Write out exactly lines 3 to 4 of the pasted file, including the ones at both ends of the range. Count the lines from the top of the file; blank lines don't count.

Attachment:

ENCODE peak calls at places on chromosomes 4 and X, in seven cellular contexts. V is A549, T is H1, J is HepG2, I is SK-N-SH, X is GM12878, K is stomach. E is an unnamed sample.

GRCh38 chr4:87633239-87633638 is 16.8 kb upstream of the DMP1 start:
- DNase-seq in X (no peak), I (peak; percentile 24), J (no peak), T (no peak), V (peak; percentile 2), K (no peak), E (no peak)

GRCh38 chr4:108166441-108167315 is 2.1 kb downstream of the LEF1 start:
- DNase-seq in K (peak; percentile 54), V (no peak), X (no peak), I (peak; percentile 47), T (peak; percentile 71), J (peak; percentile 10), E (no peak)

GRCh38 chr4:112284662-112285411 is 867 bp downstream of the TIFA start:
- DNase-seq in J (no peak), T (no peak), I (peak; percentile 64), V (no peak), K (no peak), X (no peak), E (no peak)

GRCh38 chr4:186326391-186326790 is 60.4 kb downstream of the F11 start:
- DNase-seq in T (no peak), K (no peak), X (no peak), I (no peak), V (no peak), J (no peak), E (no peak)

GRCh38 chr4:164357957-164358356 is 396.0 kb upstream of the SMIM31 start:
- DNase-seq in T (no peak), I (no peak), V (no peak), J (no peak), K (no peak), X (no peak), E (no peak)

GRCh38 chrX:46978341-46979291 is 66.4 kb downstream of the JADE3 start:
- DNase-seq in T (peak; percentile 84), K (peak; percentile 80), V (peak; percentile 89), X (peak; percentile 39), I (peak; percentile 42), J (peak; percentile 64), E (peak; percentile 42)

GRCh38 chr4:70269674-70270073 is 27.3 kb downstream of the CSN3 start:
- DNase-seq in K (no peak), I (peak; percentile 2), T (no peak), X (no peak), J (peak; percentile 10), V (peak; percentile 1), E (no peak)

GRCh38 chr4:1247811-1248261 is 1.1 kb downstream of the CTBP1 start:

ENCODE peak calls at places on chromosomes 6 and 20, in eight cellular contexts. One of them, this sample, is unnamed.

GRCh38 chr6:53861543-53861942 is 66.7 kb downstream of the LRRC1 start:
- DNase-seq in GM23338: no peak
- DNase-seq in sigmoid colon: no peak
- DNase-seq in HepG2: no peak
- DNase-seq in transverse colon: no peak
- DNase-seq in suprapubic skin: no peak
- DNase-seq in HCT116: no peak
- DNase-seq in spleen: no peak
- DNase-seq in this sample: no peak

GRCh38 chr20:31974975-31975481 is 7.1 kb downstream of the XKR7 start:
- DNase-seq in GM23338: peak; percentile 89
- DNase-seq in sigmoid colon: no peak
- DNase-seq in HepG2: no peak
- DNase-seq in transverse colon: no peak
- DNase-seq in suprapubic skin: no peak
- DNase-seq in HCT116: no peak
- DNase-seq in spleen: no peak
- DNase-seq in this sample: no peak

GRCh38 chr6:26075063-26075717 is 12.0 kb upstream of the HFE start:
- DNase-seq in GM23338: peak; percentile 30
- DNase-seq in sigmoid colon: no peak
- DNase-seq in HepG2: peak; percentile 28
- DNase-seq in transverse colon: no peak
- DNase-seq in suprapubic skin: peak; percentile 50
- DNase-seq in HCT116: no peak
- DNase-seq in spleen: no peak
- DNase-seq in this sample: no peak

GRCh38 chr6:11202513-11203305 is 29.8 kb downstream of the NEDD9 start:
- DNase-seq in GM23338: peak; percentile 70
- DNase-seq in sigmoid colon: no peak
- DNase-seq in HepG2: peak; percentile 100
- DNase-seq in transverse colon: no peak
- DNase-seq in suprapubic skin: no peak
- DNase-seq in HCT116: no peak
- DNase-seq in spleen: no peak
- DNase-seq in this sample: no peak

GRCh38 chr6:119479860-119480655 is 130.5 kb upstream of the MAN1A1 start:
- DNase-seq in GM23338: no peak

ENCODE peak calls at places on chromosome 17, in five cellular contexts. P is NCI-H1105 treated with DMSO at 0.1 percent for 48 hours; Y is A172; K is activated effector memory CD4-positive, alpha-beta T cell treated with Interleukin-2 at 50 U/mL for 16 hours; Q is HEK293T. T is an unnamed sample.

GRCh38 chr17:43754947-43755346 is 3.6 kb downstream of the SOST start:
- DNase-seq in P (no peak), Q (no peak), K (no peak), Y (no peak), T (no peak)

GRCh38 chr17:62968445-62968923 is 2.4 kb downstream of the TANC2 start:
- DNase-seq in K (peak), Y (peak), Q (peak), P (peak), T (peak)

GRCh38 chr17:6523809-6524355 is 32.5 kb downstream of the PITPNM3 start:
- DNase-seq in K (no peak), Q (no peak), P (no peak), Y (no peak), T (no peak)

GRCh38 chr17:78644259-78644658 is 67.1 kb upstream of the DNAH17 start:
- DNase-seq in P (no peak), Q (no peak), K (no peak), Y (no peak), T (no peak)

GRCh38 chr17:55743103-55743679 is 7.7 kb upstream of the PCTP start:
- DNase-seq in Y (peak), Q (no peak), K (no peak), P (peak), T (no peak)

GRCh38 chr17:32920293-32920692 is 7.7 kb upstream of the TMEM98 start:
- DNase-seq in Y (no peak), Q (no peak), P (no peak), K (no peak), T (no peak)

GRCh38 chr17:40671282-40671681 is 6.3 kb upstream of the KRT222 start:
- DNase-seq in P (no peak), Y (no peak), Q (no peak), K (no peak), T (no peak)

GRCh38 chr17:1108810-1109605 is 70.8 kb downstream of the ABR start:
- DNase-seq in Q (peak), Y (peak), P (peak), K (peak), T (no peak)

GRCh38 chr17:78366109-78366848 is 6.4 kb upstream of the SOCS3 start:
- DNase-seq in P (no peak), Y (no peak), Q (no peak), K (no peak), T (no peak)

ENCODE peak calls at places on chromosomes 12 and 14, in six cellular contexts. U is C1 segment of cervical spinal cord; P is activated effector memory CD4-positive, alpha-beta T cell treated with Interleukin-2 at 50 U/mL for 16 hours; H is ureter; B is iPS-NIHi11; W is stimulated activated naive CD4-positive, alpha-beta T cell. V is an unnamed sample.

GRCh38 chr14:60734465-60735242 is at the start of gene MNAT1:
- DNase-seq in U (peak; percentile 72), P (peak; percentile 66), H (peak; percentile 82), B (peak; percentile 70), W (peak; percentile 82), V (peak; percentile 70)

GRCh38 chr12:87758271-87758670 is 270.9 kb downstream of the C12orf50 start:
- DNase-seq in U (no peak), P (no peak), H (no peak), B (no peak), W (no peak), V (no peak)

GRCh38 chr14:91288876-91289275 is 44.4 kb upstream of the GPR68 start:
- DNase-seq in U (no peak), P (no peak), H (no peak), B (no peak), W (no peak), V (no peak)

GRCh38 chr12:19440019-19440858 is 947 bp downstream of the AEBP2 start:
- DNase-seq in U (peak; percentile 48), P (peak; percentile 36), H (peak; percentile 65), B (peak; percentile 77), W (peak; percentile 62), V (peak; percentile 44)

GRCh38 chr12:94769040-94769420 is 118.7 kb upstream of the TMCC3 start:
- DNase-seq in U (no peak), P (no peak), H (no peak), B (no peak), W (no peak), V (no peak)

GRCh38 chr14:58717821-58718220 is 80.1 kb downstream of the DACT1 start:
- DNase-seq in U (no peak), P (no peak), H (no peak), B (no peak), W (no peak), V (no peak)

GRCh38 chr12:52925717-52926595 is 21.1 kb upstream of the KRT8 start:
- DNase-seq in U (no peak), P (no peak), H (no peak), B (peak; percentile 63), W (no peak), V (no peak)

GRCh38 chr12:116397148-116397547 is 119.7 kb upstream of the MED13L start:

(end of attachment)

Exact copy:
- DNase-seq in X (no peak), I (peak; percentile 24), J (no peak), T (no peak), V (peak; percentile 2), K (no peak), E (no peak)

GRCh38 chr4:108166441-108167315 is 2.1 kb downstream of the LEF1 start: